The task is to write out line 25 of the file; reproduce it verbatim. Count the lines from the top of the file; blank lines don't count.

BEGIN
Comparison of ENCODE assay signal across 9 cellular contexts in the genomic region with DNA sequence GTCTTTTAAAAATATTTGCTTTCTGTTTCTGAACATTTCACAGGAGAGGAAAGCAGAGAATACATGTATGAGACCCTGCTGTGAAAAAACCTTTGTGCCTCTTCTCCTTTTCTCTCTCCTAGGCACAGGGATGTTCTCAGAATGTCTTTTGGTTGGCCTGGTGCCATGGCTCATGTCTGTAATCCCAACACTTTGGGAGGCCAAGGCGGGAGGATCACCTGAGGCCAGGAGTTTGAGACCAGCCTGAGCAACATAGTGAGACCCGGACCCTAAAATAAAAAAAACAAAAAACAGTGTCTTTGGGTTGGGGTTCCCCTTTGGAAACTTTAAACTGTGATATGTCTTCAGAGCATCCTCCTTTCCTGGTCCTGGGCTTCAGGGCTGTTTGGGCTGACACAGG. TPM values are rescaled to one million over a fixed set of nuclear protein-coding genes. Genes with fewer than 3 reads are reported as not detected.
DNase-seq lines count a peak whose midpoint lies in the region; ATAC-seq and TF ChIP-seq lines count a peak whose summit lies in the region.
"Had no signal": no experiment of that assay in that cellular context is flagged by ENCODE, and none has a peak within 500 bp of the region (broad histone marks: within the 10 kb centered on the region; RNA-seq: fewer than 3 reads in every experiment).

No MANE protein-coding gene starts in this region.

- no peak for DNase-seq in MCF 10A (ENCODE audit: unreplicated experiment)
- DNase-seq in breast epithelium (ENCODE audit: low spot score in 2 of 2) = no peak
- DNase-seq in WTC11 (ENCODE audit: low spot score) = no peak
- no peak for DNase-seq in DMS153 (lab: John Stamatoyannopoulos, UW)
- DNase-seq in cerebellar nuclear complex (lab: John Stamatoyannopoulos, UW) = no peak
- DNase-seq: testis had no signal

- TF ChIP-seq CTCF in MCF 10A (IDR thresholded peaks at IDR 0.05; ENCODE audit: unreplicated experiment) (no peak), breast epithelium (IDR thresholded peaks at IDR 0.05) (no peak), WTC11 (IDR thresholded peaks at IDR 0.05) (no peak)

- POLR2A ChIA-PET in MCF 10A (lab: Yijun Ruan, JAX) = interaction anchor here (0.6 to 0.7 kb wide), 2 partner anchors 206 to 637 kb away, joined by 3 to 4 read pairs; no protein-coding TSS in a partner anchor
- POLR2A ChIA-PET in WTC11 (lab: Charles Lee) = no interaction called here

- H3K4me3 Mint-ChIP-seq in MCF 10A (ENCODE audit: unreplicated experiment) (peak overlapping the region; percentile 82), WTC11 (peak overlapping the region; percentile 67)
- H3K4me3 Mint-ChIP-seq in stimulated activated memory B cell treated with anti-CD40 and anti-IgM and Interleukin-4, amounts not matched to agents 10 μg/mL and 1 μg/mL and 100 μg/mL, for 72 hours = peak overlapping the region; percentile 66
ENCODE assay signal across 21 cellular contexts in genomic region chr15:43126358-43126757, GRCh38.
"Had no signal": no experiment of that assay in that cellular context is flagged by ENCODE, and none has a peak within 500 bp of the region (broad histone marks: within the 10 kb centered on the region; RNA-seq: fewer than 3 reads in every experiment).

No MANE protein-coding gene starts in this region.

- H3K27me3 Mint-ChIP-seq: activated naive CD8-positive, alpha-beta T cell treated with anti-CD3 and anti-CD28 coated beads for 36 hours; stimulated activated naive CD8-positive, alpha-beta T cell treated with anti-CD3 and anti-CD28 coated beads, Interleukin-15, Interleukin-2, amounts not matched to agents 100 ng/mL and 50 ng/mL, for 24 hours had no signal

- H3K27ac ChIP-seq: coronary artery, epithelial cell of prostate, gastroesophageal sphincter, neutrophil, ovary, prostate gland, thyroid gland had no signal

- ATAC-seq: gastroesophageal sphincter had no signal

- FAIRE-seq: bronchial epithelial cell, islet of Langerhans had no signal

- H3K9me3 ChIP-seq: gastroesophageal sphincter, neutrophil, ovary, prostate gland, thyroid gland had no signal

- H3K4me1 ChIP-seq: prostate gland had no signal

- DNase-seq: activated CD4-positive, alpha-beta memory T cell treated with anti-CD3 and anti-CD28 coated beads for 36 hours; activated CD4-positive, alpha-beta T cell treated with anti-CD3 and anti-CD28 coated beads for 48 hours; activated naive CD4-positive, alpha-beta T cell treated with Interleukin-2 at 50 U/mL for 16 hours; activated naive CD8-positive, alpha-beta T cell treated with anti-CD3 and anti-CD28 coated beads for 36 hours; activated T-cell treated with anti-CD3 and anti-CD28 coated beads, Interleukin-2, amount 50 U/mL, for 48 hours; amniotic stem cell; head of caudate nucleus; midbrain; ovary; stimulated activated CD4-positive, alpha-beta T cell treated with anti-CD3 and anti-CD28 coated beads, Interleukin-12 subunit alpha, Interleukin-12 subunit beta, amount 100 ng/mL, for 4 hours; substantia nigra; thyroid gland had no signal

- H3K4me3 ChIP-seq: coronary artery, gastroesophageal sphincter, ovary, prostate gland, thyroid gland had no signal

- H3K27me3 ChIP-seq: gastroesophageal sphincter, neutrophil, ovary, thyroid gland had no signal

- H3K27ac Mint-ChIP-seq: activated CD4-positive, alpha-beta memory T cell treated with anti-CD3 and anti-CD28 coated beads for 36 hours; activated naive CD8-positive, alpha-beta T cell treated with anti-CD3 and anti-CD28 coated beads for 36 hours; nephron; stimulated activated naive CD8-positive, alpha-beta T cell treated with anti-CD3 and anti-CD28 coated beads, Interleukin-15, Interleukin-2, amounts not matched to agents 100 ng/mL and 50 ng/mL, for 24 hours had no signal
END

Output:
- DNase-seq: activated CD4-positive, alpha-beta memory T cell treated with anti-CD3 and anti-CD28 coated beads for 36 hours; activated CD4-positive, alpha-beta T cell treated with anti-CD3 and anti-CD28 coated beads for 48 hours; activated naive CD4-positive, alpha-beta T cell treated with Interleukin-2 at 50 U/mL for 16 hours; activated naive CD8-positive, alpha-beta T cell treated with anti-CD3 and anti-CD28 coated beads for 36 hours; activated T-cell treated with anti-CD3 and anti-CD28 coated beads, Interleukin-2, amount 50 U/mL, for 48 hours; amniotic stem cell; head of caudate nucleus; midbrain; ovary; stimulated activated CD4-positive, alpha-beta T cell treated with anti-CD3 and anti-CD28 coated beads, Interleukin-12 subunit alpha, Interleukin-12 subunit beta, amount 100 ng/mL, for 4 hours; substantia nigra; thyroid gland had no signal